HBO has yet another winner with its latest original movie, based on the critically acclaimed book by Ernest J. Gaines about a man awaiting his execution in 1948 Louisiana. “A Lesson Before Dying” which made both the New York Times bestseller list and Oprah’s book club picks, is a complex but expertly told parable about salvation and strength of spirit. Unlike “Dead Man Walking,” this death row drama is not about a guilty man coming to terms with his life, but rather an innocent man coming to terms with his death.
Mekhi Phifer stars as Jefferson, a young field hand who one fateful day accepts a ride from a pair of locals only to see his life ruined in an instant. The only surviving witness to a triple homicide, Jefferson is subsequently accused and convicted of the crime.
His lawyer, in a desperate plea to spare his life, begs the all-white jury not to send Jefferson to the chair, comparing the idea to sending a hog to its death. Of all of the injustices Jefferson has recently suffered, this is the ultimate humiliation. It doesn’t sway the jury anyway, and Jefferson is sentenced to die.
His godmother Miss Emma (Irma P. Hall), a commanding matriarch, realizes she is powerless in stopping his death but is determined that Jefferson win back his self-respect before his execution. She and friend Tante Lou (Cicely Tyson) enlist Grant Wiggins (Don Cheadle), the local teacher, to take Jefferson on as his pupil.
As Grant sees it, when a white man is killed, a black man has to die for it. That’s just the way of the South.
Grant originally left town to escape this kind of oppression, only to return after college to find that little had changed. On the verge of leaving again, Tante Lou reminds him of his sense of duty, to her, to the community, and to Jefferson.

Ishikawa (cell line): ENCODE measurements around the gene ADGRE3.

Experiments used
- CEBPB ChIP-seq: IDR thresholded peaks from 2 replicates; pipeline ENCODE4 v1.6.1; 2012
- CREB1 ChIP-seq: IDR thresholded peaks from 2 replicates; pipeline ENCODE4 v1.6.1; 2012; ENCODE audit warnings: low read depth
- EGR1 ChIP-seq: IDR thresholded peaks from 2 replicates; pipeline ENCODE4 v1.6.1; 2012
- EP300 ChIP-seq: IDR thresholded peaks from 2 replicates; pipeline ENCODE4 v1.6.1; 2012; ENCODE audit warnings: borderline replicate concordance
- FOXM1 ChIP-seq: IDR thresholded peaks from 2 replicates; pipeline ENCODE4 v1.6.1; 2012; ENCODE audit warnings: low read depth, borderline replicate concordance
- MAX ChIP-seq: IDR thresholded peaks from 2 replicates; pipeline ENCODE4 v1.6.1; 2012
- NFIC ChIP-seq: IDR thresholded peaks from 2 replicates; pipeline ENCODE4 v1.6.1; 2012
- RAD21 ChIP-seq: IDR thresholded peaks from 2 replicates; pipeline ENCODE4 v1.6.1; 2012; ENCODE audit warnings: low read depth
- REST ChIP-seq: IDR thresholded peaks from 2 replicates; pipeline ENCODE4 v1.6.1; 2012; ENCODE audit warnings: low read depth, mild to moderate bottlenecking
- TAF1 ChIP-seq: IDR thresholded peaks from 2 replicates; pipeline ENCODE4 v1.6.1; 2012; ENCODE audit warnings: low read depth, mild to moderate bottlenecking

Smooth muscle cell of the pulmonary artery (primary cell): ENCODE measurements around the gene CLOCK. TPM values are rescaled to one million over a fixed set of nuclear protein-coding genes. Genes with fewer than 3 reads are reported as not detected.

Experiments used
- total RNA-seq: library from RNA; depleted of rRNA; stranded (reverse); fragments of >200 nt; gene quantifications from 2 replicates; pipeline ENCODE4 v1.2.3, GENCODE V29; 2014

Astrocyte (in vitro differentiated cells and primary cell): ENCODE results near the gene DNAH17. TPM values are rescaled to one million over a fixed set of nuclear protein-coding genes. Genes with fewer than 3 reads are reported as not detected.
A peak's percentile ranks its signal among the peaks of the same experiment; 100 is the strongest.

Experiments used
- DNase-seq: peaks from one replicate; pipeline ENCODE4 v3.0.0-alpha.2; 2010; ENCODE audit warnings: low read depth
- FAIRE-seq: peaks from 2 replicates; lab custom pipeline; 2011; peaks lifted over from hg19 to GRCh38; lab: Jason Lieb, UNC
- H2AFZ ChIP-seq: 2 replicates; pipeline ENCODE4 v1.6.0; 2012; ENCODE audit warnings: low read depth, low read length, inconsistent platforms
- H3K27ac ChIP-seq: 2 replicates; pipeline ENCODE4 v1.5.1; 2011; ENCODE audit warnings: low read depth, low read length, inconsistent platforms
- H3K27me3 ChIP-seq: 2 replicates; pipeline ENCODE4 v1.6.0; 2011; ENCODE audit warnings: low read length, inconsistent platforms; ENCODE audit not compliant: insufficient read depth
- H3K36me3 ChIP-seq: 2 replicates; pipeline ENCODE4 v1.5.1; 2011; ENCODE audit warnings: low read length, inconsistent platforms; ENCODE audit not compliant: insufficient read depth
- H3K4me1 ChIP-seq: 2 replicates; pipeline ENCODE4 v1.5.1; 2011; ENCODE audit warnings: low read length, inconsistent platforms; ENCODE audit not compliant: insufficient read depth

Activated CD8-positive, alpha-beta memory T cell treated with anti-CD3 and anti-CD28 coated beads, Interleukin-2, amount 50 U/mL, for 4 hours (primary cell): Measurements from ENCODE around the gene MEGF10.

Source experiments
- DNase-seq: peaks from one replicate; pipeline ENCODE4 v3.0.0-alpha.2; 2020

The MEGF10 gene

To Grant, the experience is an insult to his education and his intelligence; to Jefferson, it’s basically a waste of time. But the two have a common link in their anger, and this alienation slowly gives way to a poignant dialogue.
The visits to the jail become cathartic for both men. Not only does Grant learn to respect Jefferson, he earns newfound respect for the women in his life.
Miss Emma, Tante Lou and even Grant’s girlfriend Vivian (Lisa Arrindell Anderson) represent another kind of courage needed to survive this environment. Their weapon is endurance, something that at first, Grant sees as a weakness. He tells Vivian that her notion of change through persistence is “the battle cry of the defeated.” But each of these women has a massive reserve of strength, exerting fierce power when needed. They have all been waiting to find a man who can match their determination, or as Vivian says, “stay in the South and not be broken.” In the end, Grant is transformed just as much as Jefferson.
The movie features a true ensemble cast in the sense that all thesps shine in their respective roles. Nearly every scene is intense and significant but never melodramatic — a difficult feat for such a varied group of actors to pull off. In fact, come awards time, it will be a difficult task to distinguish between lead and supporting roles, although Cheadle and Phifer deserve special recognition for their equally powerful performances.
Writer Ann Peacock does justice to Gaines’ story, and both Peacock and director Joseph Sargent create a lyrical mood with their words and images. A special note should be made to Charles C. Bennett’s historically accurate and detailed sets as well as Ernest Troost’s mood-setting music.
Technical credits meet the highest of standards.